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Author Topic: x86 vs ARM etc for TC  (Read 2215 times)

Offline thane

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x86 vs ARM etc for TC
« on: July 21, 2013, 01:40:19 PM »
I intend this as sort of a general rather than purely technical discussion of the best way(s) to use Tiny Core Linux.

Currently I'm running TC on a desktop AMD box with 2G RAM, base and extensions on an 8G USB stick (no hard drive). Pretty minimal setup -- Minefield, Flash, PDF viewer, media player, BOINC, a few games. This works fine for me so no complaints there. But there's this big clunky box sitting on my desk, and I now see devices with the same RAM and storage that look like tiny cubes or just a USB stick. Esthetically it's tempting to switch. However, discussions on the web suggest that because of performance issues you should keep using x86 unless you need portability or low power consumption. I use TC on my home desktop and don't really anticipate using it anywhere else.

Also wondering whether TC will ever be as convenient to use on ARMs etc as it is on x86. My understanding is that because of variations in ARM architecture you can't have a generic ARM repository -- you pretty much have to compile yourself for whatever processor you have. That in itself would probably keep me in the x86 camp.

Hopefully none of this is totally off-base.
« Last Edit: July 21, 2013, 05:30:13 PM by thane »

Offline curaga

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Re: x86 vs ARM etc for TC
« Reply #1 on: July 22, 2013, 04:29:24 AM »
You're correct with the ARM situation. There are little to no standards, with widely varying practises on how to boot ARM.

Staying with x86 doesn't preclude having a small box with low power; it's merely not as small or as low power as ARM ;)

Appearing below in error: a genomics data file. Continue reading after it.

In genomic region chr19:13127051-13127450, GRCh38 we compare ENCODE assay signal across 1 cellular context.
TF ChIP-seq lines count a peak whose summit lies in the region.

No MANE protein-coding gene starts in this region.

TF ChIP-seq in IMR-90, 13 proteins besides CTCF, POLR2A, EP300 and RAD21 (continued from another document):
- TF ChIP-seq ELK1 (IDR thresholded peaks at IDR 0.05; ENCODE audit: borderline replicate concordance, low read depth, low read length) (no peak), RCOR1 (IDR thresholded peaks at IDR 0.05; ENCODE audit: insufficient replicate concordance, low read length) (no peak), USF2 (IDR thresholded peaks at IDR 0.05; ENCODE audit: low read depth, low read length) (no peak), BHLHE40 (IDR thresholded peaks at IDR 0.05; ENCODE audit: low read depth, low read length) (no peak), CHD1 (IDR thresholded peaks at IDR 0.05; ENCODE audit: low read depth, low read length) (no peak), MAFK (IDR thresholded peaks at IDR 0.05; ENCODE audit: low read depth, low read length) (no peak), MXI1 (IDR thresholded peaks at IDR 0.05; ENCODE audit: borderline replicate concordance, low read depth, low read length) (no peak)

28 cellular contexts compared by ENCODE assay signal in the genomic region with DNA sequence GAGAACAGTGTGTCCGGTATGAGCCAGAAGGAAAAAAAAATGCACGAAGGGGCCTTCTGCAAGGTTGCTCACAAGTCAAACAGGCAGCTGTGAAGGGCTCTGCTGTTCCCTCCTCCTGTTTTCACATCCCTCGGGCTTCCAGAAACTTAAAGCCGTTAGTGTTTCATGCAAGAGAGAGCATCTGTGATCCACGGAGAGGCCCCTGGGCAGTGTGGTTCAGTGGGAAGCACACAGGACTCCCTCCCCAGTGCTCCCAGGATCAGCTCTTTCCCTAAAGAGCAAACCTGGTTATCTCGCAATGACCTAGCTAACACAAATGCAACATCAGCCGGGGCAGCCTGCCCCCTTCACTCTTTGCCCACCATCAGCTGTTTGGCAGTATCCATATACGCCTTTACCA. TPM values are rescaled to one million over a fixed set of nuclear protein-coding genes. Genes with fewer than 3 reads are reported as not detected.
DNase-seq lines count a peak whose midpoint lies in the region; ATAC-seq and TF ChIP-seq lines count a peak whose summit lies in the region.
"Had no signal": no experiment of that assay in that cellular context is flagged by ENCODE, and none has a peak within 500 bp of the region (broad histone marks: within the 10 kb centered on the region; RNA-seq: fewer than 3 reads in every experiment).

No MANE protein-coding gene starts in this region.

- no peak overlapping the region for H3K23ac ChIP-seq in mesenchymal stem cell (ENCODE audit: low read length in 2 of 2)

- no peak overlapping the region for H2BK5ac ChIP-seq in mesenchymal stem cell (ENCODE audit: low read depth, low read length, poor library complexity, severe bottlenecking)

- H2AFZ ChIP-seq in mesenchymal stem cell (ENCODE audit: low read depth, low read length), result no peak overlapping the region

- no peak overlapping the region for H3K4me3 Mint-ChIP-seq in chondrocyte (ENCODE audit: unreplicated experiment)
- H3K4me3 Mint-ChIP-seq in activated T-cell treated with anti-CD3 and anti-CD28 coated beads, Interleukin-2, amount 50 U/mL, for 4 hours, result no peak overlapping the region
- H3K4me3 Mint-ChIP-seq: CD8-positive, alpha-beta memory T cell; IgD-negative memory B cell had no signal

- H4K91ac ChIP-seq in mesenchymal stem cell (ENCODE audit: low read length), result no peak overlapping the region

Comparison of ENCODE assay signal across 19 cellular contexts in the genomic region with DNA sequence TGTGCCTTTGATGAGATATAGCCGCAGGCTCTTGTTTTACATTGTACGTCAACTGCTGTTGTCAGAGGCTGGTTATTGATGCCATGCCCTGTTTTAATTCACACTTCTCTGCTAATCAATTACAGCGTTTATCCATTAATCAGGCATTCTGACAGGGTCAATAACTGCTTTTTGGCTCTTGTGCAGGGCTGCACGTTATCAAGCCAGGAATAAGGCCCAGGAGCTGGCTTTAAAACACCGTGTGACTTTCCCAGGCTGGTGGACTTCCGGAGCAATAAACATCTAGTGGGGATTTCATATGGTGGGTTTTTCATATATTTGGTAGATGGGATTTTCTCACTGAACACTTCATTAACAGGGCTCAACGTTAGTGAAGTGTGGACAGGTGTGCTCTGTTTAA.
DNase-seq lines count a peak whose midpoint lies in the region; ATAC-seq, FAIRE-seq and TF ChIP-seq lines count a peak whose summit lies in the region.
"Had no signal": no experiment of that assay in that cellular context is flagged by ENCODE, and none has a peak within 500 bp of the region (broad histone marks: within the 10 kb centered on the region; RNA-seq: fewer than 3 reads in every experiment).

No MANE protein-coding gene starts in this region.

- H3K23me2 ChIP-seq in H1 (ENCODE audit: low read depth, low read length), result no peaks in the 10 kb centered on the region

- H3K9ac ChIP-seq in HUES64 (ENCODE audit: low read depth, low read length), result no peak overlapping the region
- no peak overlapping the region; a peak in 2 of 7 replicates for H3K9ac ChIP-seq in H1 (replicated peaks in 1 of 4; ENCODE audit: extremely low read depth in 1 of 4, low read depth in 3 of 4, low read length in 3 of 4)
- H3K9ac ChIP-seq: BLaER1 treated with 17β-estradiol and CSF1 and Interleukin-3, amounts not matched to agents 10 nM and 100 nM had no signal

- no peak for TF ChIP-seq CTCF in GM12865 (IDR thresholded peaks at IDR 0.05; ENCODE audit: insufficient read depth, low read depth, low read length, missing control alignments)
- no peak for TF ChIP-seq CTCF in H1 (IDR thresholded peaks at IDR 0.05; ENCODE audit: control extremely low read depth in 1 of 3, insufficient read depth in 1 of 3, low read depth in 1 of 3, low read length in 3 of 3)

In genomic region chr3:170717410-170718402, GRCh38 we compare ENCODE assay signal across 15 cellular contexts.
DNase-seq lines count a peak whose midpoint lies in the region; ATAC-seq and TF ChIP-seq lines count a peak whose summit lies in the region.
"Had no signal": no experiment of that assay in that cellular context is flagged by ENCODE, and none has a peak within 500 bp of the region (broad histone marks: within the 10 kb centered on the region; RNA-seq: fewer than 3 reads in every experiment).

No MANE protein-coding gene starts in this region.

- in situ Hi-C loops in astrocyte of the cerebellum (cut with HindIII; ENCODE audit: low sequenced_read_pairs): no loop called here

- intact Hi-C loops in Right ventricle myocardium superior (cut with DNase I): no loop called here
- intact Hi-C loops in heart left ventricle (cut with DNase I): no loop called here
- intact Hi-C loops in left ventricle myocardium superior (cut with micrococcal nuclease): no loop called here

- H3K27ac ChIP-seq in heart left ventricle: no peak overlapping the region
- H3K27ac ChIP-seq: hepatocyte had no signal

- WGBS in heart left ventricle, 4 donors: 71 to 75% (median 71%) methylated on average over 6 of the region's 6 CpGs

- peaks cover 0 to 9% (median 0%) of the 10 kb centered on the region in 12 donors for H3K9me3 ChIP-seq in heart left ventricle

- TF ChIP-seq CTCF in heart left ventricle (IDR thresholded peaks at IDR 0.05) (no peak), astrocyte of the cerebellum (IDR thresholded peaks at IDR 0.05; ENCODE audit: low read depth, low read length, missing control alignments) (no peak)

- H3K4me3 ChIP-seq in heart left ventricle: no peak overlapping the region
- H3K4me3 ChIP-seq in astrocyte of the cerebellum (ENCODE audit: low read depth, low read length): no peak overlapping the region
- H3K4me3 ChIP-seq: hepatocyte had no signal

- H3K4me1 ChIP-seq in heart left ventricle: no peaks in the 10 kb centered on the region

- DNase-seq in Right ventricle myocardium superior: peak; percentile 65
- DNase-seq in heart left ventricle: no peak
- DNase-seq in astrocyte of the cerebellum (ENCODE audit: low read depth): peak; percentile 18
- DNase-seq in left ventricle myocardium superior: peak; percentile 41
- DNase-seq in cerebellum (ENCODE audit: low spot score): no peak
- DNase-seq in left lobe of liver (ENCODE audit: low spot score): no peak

For example Zotac has some nice boxes:

http://www.zotacusa.com/zbox-ad04.html

This one has an AMD E-450 apu, a max power draw of 28W, and a size of ~33cm x ~24cm x ~7cm. Its performance is nicely above the common ARM box still, and they also offer more powerful CPUs in the same form factor (Trinity/Richland). There are smaller boxes if you're comfortable with soldered RAM and flash; personally I prefer to be able to use a hard disk and to switch the RAM, so this is about as small as I would go.

Many of the small boxes are ISO mountable too, so you can mount them behind a display, out of sight.
The only barriers that can stop you are the ones you create yourself.

Offline theYinYeti

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Re: x86 vs ARM etc for TC
« Reply #2 on: July 22, 2013, 05:27:48 AM »
The ARM world is indeed very fragmented. However, a few big categories stand out, and you can have a single kernel for several different ARM machines, as you can see with Debian:
http://www.debian.org/ports/
For example, I happily use the "armel" port of Debian on my SheevaPlug.

Besides, Linux programmers are doing a great job of merging all ARM work, with the goal of having a single ARM kernel for all ARM machines, as is the case with x86 up to a point. It's work in progress, though.